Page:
The murder of a controversial talk show host puts Jesse Stone in the harsh glare of the media spotlight. After the body of a young woman is discovered a few days later, the medical examiner reveals a heartbreaking link between the two victims. Available in a tall Premium Edition.The murder of a controversial talk show host puts Jesse Stone in the harsh glare of the media spotlight. After the body of a young woman is discovered a few days later, the medical examiner reveals a heartbreaking link between the two victims. Available in a tall Premium Edition.Read Less
I found ALL of these Jessie Stone novels extremely enjoyable and exciting stories that were easy readable. I would highly recommend them to all who liked the Spenser novels.
Sep 14, 2008
I have enjoyed Parker's Spenser books for many, many years. I was surprised when he developed a new character but wanted to give it try. Although the Spenser series will always be a favorite, Jesse Stone is a brand new direction for Parker.
This is nowhere close to the enjoyable read of the Spenser novels, but still has its own charm. I have now read all of the Stone series books and they are good.
However, the one thing this series misses is a "Hawk" character but Parker's style is just as consistent.
Oct 4, 2007
Stone's in the Fishbowl
Welton Weeks, famous talk show host & his pregnant girlfriend are slain in Paradise. Jesse Stone throws the dragnet for the killer, while under intense national scrutiny. Jesse's insights and soliloquy's on love are worth the trip. Parker has it goin'.
Apr 1, 2007
In High Profile, Robert B. Parker takes to visit, once again, Police Chief Jesse Stone. The character of Stone is an enjoyable one, with all his warts and fallacies, but I would offer only this caveat, Mr. Parker (or Dr. Parker?)seems to be exhibiting the same human foible that many of us older people are guilty of, ie trying to fit more in a given amount of time than is possible, if one is also is attempting to maintain a high standard of excellence. Of course, it is easier to critisize than to write. Overall this is a good book and one I'm glad I read , but not a great book, as many of Mr. Parkers earlier efforts were.Perhaps we (the readers) have come to expect an unmaintainable standard of excellence.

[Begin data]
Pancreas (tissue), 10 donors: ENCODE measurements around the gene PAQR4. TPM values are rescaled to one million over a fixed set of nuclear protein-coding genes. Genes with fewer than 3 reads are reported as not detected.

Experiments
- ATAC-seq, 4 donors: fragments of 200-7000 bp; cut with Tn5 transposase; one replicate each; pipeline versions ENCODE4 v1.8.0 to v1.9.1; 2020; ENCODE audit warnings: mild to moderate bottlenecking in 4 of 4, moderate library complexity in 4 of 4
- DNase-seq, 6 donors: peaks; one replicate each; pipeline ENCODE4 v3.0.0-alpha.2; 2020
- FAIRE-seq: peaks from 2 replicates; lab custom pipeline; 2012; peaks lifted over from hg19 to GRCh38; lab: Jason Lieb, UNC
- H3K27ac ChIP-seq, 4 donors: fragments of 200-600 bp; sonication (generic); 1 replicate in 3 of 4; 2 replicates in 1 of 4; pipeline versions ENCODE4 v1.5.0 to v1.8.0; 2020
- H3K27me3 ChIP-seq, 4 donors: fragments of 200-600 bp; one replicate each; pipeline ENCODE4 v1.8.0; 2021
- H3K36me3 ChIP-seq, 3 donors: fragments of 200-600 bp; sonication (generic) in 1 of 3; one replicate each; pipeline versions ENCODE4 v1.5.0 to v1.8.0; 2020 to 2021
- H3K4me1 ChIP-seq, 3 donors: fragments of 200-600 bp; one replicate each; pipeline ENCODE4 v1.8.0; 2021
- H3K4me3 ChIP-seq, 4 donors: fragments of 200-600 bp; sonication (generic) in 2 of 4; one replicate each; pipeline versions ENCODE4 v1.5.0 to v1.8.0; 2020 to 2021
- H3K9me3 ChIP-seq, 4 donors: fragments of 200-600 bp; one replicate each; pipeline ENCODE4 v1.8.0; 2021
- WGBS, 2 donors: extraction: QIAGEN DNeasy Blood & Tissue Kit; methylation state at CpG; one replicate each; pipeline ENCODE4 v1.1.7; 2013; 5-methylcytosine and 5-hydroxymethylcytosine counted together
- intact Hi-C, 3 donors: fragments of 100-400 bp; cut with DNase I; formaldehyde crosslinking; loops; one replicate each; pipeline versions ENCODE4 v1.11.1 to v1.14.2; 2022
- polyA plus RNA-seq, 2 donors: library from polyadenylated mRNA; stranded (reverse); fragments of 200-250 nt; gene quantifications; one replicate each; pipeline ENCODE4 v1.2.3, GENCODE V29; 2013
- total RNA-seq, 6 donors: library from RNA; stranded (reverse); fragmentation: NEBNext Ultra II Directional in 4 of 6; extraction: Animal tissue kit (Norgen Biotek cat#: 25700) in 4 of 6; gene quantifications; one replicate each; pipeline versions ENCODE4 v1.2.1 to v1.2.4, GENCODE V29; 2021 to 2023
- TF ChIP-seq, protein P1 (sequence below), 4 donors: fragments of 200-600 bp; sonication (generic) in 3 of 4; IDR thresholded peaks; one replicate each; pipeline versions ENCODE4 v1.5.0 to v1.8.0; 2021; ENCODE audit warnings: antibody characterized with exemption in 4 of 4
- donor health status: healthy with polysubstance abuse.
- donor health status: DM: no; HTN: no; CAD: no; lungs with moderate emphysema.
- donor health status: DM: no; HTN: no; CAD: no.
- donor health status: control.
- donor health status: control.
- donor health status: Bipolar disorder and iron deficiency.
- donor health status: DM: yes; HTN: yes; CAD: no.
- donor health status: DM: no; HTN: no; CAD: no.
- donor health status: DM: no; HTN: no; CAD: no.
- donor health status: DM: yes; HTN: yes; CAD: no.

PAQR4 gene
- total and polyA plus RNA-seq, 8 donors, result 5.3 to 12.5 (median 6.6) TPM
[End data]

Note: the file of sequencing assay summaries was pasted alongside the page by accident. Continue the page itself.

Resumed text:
Publishers Weekly, 2007-04-30 A storm of media attention rains down on the small town of Paradise, Mass., and local police chief Jesse Stone when a famous national talk show host is shot and left hanging from a tree. To add to his troubles, Stone's ex-wife, Jennifer, is seeking his protection against a stalker/rapist. Overwhelmed, Stone asks current girlfriend, Boston PI Sunny Randall, to watch over Jennifer while he tries to solve the two murders. Over the years Parker has honed his writing into its own minimalist art form, conveying more meaning in one line than many authors do with pages of prose. Unfortunately, Sowers doesn't handle that prose as well as one might hope. At times his character voices run together, making it difficult to distinguish which character is talking in a scene. And, even though he has a fine speaking voice, he misses the clipped, cynical delivery that gives the Parker books their cool, dry wit. Simultaneous release with the Putnam hardcover (Reviews, Dec. 4). (Mar.) Copyright 2007 Reed Business Information.
Publishers Weekly, 2006-12-04 The murder of Walton Weeks, a Rush Limbaugh-like political commentator in sleepy Paradise, Mass., drives the action of bestseller Parker's competent whodunit, a sequel of sorts to Blue Screen (2006), which first paired two of the authors' non-Parker series characters-Jess Stone, an ex-LAPD detective trying to resurrect his career as Paradise's police chief, and PI Sunny Randall-with predictable romantic results. After a stalker sexually assaults Stone's ex-wife, Jenn, Stone asks Randall to serve as Jenn's bodyguard. Stone finds himself under atypical media and political scrutiny, especially after Weeks's pregnant mistress is also found dead in Paradise. Both Stone and Randall are still weighed down with significant emotional baggage from their exes, and it's Parker's exploration of their ambivalent relationship that is this book's strength. The plot, however, is much less developed than Jane Haddam's Hardscrabble Road (2006), which likewise featured the murder of a right-wing radio commentator. (Feb.) Copyright 2006 Reed Business Information.
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